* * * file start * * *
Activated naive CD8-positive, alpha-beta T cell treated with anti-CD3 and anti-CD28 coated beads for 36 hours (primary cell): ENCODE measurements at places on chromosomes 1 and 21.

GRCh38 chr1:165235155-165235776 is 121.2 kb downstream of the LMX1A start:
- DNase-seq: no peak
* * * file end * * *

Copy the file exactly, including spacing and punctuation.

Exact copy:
Activated naive CD8-positive, alpha-beta T cell treated with anti-CD3 and anti-CD28 coated beads for 36 hours (primary cell): ENCODE measurements at places on chromosomes 1 and 21.

GRCh38 chr1:165235155-165235776 is 121.2 kb downstream of the LMX1A start:
- DNase-seq: no peak